For a few weeks this summer, not much had changed for 16-year-old Miriam Wilch.
She was at the Albion High School pool, training for the season ahead, much like she had done the previous two summers as a member of the Wildcats swim team.
Only this year, the junior was training to swim for the Marshall Redhawks along side her new teammates, following Albion’s decision to close its high school to help cover a $1-million deficit.
Because of construction at Marshall High School, the Redhawks’ swimming and diving team began offseason practices at Wilch’s former school.
“Everybody on the swim team was real nice, real welcoming,” Wilch said. “It didn’t feel that different, because first we swam at Albion. It seemed kind of like Albion. Just regular teenage girls.”
TAKING THE PLUNGE
Last fall, Albion High School offered varsity girls’ swimming and diving, boys’ soccer, boys’ and girls’ cross country and volleyball. Wilch is one of several former Wildcats to take on the challenge of finding a place on a new team, at a bigger school, against better competition.
“Now it’s a lot harder to even swim in a meet, because at Albion last year we had like 12 people. At Marshall we have (35),” Wilch said. “So at the meets (last year), people swam four events. Here, people swim once or twice.”
That jump in competition likely played a role in two former Albion swimmers leaving Marshall’s team since the start of practices. But Wilch stayed on, and has been contributing for the Redhawks in both the freestyle and breaststroke.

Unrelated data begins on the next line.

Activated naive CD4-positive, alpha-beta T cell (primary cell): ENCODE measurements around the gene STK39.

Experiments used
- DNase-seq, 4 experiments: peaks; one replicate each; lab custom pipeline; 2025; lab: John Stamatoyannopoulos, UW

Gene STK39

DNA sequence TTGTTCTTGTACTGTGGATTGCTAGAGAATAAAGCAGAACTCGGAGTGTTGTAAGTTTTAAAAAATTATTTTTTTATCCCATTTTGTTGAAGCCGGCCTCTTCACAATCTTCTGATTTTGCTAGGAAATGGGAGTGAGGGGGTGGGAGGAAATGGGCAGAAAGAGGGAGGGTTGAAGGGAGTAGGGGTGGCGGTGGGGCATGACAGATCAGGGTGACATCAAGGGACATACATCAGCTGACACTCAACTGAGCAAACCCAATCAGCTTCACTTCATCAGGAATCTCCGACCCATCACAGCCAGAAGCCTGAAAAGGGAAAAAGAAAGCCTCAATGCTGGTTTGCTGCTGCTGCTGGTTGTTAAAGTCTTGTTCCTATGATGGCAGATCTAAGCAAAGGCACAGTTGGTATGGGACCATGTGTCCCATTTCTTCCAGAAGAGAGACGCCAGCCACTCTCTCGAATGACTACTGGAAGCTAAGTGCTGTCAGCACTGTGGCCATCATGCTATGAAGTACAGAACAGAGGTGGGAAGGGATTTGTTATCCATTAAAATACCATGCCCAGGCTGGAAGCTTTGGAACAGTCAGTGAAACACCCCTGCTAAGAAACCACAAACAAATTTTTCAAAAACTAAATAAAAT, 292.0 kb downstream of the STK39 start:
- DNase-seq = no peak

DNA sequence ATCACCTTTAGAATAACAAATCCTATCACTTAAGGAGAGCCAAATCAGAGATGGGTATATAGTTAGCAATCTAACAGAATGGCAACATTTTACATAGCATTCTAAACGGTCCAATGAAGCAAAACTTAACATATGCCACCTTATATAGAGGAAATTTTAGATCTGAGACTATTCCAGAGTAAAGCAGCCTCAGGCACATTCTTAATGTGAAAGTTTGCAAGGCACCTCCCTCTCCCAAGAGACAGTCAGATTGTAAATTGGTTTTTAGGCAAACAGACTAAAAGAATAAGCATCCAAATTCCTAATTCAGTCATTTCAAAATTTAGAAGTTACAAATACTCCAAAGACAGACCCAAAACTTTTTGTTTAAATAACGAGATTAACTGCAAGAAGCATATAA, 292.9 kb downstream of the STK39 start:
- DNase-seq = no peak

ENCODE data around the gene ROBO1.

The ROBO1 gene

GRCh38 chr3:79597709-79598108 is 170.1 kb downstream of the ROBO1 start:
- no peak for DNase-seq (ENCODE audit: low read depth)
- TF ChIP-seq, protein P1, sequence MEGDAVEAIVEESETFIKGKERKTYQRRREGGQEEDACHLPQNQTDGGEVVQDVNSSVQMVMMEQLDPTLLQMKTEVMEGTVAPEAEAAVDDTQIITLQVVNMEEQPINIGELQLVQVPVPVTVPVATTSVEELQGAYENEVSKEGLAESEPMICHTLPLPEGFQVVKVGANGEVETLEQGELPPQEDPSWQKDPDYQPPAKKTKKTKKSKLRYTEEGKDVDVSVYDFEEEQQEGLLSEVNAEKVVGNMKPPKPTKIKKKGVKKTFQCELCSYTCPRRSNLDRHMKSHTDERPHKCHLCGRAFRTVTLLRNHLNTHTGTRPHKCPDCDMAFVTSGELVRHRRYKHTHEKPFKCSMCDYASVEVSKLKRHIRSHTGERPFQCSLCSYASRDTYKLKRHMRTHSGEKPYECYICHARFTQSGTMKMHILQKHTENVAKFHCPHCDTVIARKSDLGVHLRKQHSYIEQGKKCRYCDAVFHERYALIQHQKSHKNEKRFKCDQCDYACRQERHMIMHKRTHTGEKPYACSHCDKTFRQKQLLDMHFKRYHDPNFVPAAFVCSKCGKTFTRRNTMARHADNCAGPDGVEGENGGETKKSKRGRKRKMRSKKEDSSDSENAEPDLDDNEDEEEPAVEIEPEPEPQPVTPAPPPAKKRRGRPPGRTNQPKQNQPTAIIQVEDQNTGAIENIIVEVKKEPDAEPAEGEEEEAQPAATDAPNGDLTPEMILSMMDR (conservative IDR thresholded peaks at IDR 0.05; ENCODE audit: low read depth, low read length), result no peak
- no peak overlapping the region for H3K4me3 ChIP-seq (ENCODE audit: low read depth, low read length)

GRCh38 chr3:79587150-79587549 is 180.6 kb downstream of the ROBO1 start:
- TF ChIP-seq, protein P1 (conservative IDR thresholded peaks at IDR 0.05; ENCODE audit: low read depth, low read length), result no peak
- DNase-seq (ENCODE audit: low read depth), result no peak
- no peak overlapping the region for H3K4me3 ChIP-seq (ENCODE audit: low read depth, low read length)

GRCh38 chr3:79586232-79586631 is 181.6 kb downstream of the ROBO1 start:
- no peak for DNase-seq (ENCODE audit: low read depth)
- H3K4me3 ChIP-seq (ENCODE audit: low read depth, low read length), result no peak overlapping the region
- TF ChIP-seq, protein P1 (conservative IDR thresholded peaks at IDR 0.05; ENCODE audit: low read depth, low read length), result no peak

Head coach Dave Karns praised Wilch for sticking it out, despite the big jump up in competition.
“It’s great from a coaching standpoint to see that competition. Miriam is fighting her tail off. I’m really happy,” Karns said. “The biggest adjustment is going from a smaller team to a larger team. Miriam has been great with every aspect. She gets along with the girls and the girls love her.
“Our girls work extremely hard. They know the harder they work now, the bigger the payoff in the end. That goes for all girls, Albion and Marshall.”
Wilch represents one of the last in a line of many former Albion girls’ swimmers and divers. The Wildcats’ program was built under the leadership of Mary Ann Egnatuck, who served as head coach from 1978-2008.
Egnatuck led the Wildcats girls’ team to the 1997 Class B state title as well as runner-up finishes in 1996 and 1998. Egnatuck also worked as the boys coach, where she produced 12 Academic All-State teams, while seeing numerous Albion athletes go on to swim or dive collegiately.
Now an assistant coach at Albion College, Egnatuck stepped away from the program she helped build because she was earning her Masters degree and would have had to miss several key meets. Looking back, she says the decision wasn’t easy.
“It was difficult. I left some very dear, special people in the water. It was something where I wanted to finish this,” Egnatuck said. “It wasn’t that I wasn’t happy or supported. Believe me, I still bleed red and white, a Wildcat for life. It was a very important program for me.”
Although Wilch is the only active swimmer who previously competed for the Wildcats, the future remains bright for Albion’s swimmers, as the junior high program as well as the ‘Aquacats’ swim club remain intact. Those programs, like any feeder program, will be key in building numbers in the sport at the high school level at Marshall.
With the junior high now occupying the former high school, Albion’s middle school students received a big upgrade in their athletic facilities — including the ‘Mary Ann Egnatuck Natatorium,’ where the team’s championship banners remain.
“I coached wonderful kids,” Egnatuck said. “I was fortunate that I was there, had great people who were willing to work hard. I had great support from our administrators, our athletic directors, parents. And now we have some pretty successful people all over the country.”
RUNNING WITH A NEW CROWD